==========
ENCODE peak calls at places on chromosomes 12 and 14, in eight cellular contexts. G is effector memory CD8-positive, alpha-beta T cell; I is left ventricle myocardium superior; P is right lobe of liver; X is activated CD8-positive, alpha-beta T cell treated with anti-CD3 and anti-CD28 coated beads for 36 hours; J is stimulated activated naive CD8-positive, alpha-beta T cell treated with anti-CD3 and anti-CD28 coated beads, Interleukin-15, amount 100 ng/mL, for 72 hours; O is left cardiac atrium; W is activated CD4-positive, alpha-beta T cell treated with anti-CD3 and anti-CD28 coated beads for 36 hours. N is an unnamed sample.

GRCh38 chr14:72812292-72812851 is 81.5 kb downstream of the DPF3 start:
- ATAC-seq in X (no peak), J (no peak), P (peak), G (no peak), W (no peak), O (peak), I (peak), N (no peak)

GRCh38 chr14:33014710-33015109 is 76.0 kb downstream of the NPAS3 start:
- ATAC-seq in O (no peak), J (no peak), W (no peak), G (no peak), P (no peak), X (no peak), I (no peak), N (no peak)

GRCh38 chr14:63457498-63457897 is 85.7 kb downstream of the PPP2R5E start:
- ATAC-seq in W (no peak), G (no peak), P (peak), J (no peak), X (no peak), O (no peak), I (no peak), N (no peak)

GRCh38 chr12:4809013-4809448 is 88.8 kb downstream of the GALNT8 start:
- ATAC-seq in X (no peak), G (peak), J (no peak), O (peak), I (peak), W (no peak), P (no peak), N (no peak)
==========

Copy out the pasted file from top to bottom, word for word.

ENCODE peak calls at places on chromosomes 12 and 14, in eight cellular contexts. G is effector memory CD8-positive, alpha-beta T cell; I is left ventricle myocardium superior; P is right lobe of liver; X is activated CD8-positive, alpha-beta T cell treated with anti-CD3 and anti-CD28 coated beads for 36 hours; J is stimulated activated naive CD8-positive, alpha-beta T cell treated with anti-CD3 and anti-CD28 coated beads, Interleukin-15, amount 100 ng/mL, for 72 hours; O is left cardiac atrium; W is activated CD4-positive, alpha-beta T cell treated with anti-CD3 and anti-CD28 coated beads for 36 hours. N is an unnamed sample.

GRCh38 chr14:72812292-72812851 is 81.5 kb downstream of the DPF3 start:
- ATAC-seq in X (no peak), J (no peak), P (peak), G (no peak), W (no peak), O (peak), I (peak), N (no peak)

GRCh38 chr14:33014710-33015109 is 76.0 kb downstream of the NPAS3 start:
- ATAC-seq in O (no peak), J (no peak), W (no peak), G (no peak), P (no peak), X (no peak), I (no peak), N (no peak)

GRCh38 chr14:63457498-63457897 is 85.7 kb downstream of the PPP2R5E start:
- ATAC-seq in W (no peak), G (no peak), P (peak), J (no peak), X (no peak), O (no peak), I (no peak), N (no peak)

GRCh38 chr12:4809013-4809448 is 88.8 kb downstream of the GALNT8 start:
- ATAC-seq in X (no peak), G (peak), J (no peak), O (peak), I (peak), W (no peak), P (no peak), N (no peak)